IIS logs 500.19 if a client drops connection while loading the website

HTTP status and sub-status codes provide valuable information about the issues users come across. One of the code pairs is 500.19 which means “Configuration data is invalid“. However, IIS may show this pair incorrectly if a user drops connection before the browser loads the website completely.

The error message from the Failed Request Tracing log is below. Please note that this error appears during the execution of the Dynamic Compression module.

HttpStatus: 500

HttpReason: Internal Server Error

HttpSubStatus: 19

ErrorCode: An operation was attempted on a non existent network connection (0x800704cd)

What happens when a client drops connection
Error log when the client drops connection

Steps to reproduce this issue:

  • The client goes to the URL
  • The page starts loading
  • The client drops the connection before the page is fully loaded (disconnects the wireless or turn off the device)

For a scenario in which 500.19 error appear because of an invalid configuration data, check this post out.

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What happens if the user drops connection?

The expected behavior for IIS to log one of these code pairs: 200.0.995, 200.0.64, 206.0.995 or 206.0.64 (The last part of the codes is sc_win32_status. It is 64 or 995 in these pairs). However, in this case, IIS logs 500.19.64. clearly:

2019-01-17 02:06:34 W3SVC535435 web32 192.168.1.150 GET /address/ - 80 - 200.10.110.10 Mozilla/5.0+(Windows+NT+6.1;+WOW64;+rv:29.0) +Gecko/20120101+Firefox/29.0 - domain.com 500 19 64 678298 200 411

In the record above, the size of the data loaded is 678298 bytes. The page size is about 1 MB. It means that the user dropped the connection after the browser loaded about 70% of the data.

In addition to IIS logs, it is a good idea to check HTTPERR logs as well. IIS saves logs for the activities happened in kernel-mode. In this case, HTTPERR file shows “Connection_Dropped”. However, this could be misleading because if there is a record in IIS logs, HTTPERR should have a record for that request. Pay extra attention to see if the timestamp matches the date/time of the issue. Read the next section for details.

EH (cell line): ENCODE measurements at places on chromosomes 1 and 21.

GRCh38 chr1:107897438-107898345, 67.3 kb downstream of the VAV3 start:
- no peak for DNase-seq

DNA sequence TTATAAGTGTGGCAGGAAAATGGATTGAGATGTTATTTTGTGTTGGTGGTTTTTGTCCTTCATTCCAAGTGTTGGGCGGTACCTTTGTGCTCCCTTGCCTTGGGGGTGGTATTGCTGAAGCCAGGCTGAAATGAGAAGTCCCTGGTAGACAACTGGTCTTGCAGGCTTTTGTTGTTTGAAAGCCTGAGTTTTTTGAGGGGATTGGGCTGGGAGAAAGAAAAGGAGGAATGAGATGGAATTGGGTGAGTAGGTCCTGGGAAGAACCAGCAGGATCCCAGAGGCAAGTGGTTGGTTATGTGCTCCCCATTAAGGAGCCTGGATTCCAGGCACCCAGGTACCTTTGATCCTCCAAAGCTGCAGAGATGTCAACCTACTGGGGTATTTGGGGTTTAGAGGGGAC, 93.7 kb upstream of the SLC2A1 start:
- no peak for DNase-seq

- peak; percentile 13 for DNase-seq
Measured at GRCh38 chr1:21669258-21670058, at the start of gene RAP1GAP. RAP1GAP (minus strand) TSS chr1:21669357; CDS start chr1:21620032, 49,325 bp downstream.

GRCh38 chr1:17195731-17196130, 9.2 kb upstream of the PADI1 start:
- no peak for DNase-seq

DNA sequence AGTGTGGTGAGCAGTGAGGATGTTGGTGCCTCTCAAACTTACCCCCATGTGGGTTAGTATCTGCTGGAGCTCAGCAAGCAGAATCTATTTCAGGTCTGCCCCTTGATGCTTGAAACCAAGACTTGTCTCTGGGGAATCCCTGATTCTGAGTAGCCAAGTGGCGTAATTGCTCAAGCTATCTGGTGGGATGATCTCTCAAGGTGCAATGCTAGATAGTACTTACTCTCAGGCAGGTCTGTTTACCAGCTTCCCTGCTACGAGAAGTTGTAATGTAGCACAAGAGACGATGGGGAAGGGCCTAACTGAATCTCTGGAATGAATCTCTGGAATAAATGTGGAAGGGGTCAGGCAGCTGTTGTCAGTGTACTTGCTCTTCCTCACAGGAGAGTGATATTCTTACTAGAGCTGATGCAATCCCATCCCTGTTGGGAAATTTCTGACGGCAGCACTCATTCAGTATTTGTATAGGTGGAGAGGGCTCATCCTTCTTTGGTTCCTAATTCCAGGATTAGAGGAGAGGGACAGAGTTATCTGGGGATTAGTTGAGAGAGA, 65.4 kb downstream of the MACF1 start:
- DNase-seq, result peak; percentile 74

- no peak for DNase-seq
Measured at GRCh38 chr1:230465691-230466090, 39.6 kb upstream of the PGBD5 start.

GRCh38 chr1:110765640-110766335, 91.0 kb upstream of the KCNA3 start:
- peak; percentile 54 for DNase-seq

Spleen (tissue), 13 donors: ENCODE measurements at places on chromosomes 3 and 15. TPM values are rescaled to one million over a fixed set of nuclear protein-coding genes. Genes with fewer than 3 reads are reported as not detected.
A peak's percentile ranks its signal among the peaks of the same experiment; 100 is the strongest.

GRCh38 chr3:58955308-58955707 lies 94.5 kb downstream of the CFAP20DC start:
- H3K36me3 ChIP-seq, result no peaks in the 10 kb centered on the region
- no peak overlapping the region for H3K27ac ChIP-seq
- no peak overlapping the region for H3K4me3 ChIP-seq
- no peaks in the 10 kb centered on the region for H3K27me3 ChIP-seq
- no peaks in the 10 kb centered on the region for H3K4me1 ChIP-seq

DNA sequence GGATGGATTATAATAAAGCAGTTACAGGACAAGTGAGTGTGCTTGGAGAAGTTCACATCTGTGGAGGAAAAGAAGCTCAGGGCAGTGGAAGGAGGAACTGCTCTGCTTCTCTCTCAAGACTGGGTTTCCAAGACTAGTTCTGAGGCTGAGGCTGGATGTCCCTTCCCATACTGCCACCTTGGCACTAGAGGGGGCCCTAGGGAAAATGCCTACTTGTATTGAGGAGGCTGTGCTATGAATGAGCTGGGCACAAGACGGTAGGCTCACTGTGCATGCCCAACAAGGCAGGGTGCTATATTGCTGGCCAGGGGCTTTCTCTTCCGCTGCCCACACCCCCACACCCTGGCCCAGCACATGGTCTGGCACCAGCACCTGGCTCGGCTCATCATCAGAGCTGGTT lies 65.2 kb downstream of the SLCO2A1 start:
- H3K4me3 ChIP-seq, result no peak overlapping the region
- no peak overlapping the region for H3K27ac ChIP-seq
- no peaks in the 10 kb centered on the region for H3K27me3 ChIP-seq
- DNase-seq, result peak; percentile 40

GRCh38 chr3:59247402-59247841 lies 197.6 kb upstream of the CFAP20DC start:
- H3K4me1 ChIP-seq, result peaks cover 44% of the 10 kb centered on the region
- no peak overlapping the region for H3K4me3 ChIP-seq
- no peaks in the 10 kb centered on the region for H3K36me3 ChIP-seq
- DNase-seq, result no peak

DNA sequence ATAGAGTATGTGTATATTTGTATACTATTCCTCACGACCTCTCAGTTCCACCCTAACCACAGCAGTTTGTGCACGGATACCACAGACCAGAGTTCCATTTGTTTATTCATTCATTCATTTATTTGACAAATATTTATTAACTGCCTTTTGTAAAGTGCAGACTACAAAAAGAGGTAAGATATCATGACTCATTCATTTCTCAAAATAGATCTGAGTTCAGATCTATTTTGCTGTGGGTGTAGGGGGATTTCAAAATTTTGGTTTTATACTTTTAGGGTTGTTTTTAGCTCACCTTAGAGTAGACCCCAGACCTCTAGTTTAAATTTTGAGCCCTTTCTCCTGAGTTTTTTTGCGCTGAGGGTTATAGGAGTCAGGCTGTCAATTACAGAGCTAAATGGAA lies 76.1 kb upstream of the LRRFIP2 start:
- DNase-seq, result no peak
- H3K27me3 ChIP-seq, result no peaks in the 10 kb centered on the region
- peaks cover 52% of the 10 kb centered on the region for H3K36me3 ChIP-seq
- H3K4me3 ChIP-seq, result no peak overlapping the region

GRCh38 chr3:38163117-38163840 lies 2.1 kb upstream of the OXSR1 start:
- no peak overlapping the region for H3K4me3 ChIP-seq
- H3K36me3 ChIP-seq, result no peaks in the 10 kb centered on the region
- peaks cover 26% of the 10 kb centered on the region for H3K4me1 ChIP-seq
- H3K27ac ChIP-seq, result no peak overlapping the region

2019-01-17 06:48:55 15.45.65.25 36971 192.168.1.150 443 HTTP/1.1 POST /index.html - 400 51 Connection_Dropped hsn-core+ASP.NET+Core

“Zombie” connections

I would like to open a parenthesis before going forward with the issue details and the solution. There is a very similar scenario to the issue I mentioned above (The client drops connection while page is loading). Microsoft well documented this scenario.

When a client drops the connection before getting the full response, this connection is called a “zombie connection”. IIS (more specifically, HTTP.SYS) doesn’t drop these connections right away. It waits for the timeout value (120 seconds by default). If the response is still not completed, It drops the connection. In this case, It is expected to see a 500 error along with the 64 code in sc_win32_status column.

The Http.sys driver adds the “zombie connection” to a list. Because the original connection object is still available, the original connection object information can be included in the logging information when the request is completed. If the response is completed before the time-out value that is used by the Http.sys driver is reached, no information is logged in the Httperr.log file. Instead, the status code is logged in the IIS log. For example, an “HTTP 200-OK” status code is logged in the IIS log when the request succeeds.

Microsoft Support

Solution for the incorrect 500.19 logs

It is a bug in the Dynamic Compression module. This module throws 500 error for any failure. I am hoping that a patch is developed to address this issue soon.

If the incorrect logs are causing serious issues, you can disable Dynamic Compression so that IIS logs accurate error codes. However, please note that disabling Dynamic Compression increases the bandwidth usage and response times.

If you are receiving “Internal Server Error” in your WordPress blog, here is the solution.

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